Alex Anderson

Rocky The Flying Squirrel, Bullwinkle, Dudley Do-Right and Crusader Rabbit. If you recognize those names, they assume a certain, almost holiness for you: sitting by the TV as a kid, in simpler days, when only the Russians were out to get us. My manager, Dan Kennedy, lost his father, Alex Anderson (not to be confused with Big Al Anderson), in 2010. Anderson created all of these characters. It is another one of those great American stories that started in a garage. Way back in the day, Anderson and his childhood friend and eventual business partner,Jay Ward, worked out of a studio apartment and a duplex garage in Berkeley, Calif., to crank out some 195 episodes of Crusader Rabbit.

While Anderson, a laid-back guy, was always generous toward his partner in crediting him with the business side of Rocky And Bullwinkle, it took a lawsuit against Ward's estate for Dan's father to get recognition as creator. (Though not all that publicly; you won't find his name at the beginning of any of the films released by Universal. Rather than seeing "Created by Alex Anderson" you will see "Developed by Jay Ward.") In conversations on the topic, Dan, himself a mild-mannered dude, is always quick to say, "Jay Ward created nothing! That's like me taking credit for Chuck's songs."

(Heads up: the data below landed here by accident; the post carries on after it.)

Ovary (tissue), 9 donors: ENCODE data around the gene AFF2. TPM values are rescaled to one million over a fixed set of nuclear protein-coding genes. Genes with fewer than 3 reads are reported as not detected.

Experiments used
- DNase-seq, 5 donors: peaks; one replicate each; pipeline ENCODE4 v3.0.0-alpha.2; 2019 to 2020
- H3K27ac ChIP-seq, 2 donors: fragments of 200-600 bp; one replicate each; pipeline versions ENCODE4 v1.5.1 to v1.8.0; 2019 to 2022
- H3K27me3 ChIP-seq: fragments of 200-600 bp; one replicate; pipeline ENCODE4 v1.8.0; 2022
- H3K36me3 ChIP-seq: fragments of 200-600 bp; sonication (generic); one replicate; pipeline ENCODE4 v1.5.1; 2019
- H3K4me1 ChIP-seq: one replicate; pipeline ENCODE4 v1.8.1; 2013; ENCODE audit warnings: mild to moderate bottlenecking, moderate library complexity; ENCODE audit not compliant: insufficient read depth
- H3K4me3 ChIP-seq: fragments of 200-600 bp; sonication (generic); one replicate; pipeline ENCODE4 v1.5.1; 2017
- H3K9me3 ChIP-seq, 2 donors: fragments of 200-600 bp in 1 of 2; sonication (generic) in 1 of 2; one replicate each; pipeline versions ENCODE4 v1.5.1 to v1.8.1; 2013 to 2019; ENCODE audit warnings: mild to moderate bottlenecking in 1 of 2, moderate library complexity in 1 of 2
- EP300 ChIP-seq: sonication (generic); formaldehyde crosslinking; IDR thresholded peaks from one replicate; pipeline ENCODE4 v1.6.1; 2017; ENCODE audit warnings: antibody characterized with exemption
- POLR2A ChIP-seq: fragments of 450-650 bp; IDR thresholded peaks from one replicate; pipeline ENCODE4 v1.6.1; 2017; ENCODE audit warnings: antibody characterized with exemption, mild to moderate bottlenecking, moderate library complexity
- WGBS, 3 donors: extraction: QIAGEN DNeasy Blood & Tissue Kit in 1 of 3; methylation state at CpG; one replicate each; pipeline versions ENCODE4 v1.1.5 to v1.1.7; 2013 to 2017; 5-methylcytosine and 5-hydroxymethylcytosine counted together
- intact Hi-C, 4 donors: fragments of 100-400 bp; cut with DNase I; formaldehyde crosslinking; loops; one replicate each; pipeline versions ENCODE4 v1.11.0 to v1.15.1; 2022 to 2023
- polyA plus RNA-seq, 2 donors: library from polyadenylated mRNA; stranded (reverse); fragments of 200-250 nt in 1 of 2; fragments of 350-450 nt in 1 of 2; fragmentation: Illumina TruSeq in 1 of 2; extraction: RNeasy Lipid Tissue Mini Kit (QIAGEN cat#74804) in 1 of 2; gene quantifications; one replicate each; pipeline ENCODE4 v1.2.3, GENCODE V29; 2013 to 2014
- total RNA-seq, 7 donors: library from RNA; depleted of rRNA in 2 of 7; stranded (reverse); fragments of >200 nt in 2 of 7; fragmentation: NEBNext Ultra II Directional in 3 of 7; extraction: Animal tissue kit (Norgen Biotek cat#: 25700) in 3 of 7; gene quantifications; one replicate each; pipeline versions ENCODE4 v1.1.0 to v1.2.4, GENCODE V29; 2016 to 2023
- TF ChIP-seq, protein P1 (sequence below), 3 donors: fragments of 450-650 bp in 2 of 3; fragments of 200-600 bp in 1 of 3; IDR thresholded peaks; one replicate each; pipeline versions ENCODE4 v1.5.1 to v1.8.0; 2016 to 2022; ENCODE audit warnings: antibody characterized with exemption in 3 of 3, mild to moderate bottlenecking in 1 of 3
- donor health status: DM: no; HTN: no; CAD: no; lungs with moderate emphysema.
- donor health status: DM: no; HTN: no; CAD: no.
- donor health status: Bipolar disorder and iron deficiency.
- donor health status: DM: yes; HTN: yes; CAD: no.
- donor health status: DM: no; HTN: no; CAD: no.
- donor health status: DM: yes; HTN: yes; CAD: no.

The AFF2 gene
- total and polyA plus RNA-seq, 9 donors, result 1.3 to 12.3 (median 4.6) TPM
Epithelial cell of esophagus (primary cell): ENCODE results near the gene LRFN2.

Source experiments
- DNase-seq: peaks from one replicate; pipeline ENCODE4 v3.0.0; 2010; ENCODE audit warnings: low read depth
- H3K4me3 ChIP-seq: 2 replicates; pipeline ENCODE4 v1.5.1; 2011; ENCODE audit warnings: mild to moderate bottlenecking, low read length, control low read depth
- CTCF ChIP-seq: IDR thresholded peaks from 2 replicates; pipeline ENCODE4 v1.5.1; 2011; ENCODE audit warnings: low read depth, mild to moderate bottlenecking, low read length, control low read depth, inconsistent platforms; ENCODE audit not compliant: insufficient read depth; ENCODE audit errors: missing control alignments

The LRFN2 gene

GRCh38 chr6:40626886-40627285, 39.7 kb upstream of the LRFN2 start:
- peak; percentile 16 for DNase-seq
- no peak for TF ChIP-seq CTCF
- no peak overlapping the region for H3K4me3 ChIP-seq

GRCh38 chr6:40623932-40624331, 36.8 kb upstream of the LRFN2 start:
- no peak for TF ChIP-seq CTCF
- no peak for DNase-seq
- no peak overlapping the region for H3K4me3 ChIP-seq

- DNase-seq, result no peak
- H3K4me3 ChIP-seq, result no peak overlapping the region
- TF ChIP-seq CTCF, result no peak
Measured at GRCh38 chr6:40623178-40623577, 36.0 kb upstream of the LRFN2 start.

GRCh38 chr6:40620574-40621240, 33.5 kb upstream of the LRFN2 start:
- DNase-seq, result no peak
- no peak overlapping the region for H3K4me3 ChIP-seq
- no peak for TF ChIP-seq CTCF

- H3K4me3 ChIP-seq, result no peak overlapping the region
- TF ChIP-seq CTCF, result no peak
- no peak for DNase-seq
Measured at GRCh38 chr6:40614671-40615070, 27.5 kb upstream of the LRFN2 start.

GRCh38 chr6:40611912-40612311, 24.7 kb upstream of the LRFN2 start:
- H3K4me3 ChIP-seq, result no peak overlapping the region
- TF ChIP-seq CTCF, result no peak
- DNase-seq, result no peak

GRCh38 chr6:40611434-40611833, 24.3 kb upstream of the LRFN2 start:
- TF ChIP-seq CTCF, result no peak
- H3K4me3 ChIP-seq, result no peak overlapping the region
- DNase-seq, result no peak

When his dad passed away, I sensed Dan was pretty determined to set the story straight. As it turned out, he didn't have to do much, since the press kept the family phone ringing for days. The family went into high gear filling in details on Anderson's life, and Dan frantically scanned family photos, running to Kinko's to meet deadlines.

Dan's put up with more than his share of my hi-jinx over the years and always leans on what's right for me as an ar-teest or whatever you want to call it. And all these years later we're still doing it: making records and making the gigs happen. Sometimes we wander into grandiose territory, other times we're just trying to keep the van running. Dan credits the relationship with his father for his affinity for artists, and his father's lack of full recognition for why

he is so hell bent on being fair. And he is fair. Sometimes to a fault if you ask me. But, oh well, I suppose that explains why we affectionately refer to him around here as "Iowa Boy."

Anyway, it's an all-American saga. A Sam Phillips/Elvis/Sun Records kind of story. About a guy laying it out there in an effort to connect with people and express himself and his ideas. And what could be cooler than that? When Dan wanted a logo for his management company, he asked his dad to draw one. The Mummyhead Music logo pleases me to look at. It's on all the record's we put out now.

Video after the jump.

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